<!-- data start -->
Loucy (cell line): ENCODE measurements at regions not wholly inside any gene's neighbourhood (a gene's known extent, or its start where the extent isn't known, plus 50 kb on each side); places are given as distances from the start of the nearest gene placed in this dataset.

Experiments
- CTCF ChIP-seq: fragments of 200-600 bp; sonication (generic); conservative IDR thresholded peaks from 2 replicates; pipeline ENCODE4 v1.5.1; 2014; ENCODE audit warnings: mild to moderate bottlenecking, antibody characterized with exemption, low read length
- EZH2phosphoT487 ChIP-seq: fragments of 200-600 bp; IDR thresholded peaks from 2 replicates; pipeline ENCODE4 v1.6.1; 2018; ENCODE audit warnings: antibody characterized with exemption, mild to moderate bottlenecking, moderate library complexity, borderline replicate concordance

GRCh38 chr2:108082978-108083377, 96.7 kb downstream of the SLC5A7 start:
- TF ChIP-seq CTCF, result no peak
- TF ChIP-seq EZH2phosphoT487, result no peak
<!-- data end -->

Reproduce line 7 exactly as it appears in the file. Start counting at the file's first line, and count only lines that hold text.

- TF ChIP-seq EZH2phosphoT487, result no peak